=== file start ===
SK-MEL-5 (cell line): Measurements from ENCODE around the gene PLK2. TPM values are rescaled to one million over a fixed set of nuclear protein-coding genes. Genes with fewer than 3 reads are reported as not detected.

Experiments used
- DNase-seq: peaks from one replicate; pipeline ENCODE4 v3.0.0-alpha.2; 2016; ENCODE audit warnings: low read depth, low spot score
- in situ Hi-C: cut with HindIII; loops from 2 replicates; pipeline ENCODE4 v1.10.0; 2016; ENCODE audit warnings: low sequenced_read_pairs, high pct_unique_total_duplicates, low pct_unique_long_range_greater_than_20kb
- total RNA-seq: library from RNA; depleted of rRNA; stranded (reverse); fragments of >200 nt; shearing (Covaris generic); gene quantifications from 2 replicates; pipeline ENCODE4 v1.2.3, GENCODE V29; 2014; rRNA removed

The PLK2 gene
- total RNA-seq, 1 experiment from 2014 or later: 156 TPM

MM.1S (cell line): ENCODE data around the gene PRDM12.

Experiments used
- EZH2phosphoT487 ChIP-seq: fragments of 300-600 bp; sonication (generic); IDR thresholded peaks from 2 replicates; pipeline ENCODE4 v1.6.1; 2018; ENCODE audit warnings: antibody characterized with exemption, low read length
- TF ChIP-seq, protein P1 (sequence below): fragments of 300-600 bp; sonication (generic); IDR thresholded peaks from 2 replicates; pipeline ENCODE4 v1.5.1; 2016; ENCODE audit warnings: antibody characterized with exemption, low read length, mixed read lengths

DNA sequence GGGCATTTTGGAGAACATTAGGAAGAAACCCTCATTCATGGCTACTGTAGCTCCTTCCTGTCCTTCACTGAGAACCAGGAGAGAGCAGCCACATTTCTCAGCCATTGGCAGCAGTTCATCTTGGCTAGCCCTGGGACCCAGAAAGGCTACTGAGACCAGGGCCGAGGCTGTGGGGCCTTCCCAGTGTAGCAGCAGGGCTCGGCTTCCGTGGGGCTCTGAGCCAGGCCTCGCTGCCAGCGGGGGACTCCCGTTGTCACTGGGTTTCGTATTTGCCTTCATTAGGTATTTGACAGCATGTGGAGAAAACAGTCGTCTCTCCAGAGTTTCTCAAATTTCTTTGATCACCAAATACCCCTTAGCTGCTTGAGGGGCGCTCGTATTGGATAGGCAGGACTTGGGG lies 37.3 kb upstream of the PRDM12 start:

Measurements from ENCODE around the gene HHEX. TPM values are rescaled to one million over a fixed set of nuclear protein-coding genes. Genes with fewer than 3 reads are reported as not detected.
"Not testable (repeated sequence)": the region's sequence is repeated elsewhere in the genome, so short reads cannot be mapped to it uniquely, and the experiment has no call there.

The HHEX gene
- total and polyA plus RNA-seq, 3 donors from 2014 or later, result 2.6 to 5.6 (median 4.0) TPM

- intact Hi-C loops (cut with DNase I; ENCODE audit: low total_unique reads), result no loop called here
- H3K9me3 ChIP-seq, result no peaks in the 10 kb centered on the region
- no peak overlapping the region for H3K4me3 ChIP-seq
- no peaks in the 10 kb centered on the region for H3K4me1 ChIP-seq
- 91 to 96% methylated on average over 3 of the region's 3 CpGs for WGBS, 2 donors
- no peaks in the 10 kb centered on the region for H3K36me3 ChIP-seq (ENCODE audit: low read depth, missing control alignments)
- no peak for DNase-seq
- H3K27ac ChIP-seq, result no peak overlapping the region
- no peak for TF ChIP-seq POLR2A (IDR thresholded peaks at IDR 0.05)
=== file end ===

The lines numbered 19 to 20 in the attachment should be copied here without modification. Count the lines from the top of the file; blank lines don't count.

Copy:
- no peak overlapping the region for H3K4me3 ChIP-seq
- no peaks in the 10 kb centered on the region for H3K4me1 ChIP-seq